It turned out they were having some family barbecue and it was literally like 1:30 in the morning. It was really weird. There were kids playing basketball in the streets and it's this like, really tight, I guess Mexican family. They were like, "Well are you hungry?" And I'm like, "Yeah I'm hungry, I came in here to get food."
So they sat me down, gave me a plate full of tacos and a Corona and I was like, "Whoa." I tried giving them money, but they wouldn't take it. And it was so weird because they were celebrating a grandfather's move from Mexico City to Philly. And I was like, how did you guys all end up out here. And then they asked me where I was from and they were like, "Oh." And it got kind of weird and standoffish. I could tell these teenage kids started looking at me like, "You're from Arizona huh, what do you think of us?" Shit like that, you know. But I told them there's some bullshit there (in Arizona), but there's also good people. I started speaking Spanish to them and they got really stoked, so then they started warming up and it was cool after that. But there was that split moment where they were like, "Did we make a mistake by inviting this guy to hang out with the family." -- Anthony SandovalWednesday, September 5: The Ataris @ Nile Theatre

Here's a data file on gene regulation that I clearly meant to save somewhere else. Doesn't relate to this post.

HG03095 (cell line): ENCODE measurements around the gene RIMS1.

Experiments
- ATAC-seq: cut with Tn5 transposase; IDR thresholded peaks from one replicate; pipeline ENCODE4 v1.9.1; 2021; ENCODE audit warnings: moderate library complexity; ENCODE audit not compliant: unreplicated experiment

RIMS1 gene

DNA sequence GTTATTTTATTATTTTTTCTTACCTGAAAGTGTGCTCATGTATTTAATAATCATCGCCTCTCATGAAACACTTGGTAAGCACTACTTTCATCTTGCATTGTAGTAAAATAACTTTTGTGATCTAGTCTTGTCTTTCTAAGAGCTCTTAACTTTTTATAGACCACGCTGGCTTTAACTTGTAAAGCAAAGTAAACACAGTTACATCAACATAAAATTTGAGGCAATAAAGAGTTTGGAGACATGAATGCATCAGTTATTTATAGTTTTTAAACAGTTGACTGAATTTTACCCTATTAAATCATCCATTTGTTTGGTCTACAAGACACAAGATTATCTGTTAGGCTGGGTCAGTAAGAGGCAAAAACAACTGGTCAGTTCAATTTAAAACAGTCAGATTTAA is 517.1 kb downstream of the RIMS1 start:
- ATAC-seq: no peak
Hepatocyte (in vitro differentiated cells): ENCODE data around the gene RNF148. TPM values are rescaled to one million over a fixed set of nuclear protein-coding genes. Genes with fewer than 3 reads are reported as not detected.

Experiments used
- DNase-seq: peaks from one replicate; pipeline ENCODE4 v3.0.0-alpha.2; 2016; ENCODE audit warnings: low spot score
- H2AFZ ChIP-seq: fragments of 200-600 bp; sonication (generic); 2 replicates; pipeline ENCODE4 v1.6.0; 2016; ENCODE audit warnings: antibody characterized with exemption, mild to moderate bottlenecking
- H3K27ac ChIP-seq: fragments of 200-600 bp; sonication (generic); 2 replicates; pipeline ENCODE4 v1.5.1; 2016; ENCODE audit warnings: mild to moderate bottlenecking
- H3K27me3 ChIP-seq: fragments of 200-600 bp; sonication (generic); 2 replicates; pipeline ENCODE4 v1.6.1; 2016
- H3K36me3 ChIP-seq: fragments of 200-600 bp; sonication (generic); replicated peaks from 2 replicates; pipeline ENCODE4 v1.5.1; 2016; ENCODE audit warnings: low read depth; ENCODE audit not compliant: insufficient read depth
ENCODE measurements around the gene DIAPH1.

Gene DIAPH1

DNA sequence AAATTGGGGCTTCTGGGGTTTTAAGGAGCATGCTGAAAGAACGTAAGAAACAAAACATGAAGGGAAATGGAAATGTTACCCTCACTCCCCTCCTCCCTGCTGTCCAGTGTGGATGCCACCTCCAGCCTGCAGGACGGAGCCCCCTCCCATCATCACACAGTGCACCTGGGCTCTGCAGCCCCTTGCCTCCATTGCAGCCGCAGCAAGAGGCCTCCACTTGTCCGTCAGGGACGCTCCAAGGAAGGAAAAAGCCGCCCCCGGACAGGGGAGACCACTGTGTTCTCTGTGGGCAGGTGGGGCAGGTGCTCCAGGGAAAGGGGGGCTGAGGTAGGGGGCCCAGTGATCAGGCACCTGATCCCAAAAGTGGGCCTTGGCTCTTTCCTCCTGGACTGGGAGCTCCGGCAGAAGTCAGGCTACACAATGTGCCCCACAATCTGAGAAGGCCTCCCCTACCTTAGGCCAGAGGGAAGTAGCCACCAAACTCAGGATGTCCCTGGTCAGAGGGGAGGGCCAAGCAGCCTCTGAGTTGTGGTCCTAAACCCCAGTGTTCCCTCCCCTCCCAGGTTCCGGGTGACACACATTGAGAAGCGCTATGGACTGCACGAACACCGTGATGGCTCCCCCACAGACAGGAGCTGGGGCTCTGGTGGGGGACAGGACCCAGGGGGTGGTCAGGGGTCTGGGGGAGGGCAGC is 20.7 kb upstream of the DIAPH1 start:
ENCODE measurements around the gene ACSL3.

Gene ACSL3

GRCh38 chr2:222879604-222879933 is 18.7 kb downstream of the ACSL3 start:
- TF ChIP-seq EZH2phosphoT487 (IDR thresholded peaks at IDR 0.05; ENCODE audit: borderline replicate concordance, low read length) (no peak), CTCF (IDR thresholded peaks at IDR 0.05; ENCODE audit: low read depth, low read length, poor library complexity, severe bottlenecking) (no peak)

Kris Roe's relationship with Arizona has been a tumultuous one. His band, The Ataris, started touring 15 years ago, and Roe's stops in Arizona have always been marked by some seriously bad luck. After a couple near-death experiences, he got a tattoo of the Arizona state flag as a good luck charm of sorts. Believe it or not, in spite of multiple car accidents and broken bones, Roe loves Arizona. He's been spending a lot of time with former bandmate Bob Hoag at Flying Blanket Studios working on The Ataris' sixth album, The Graveyard of the Atlantic.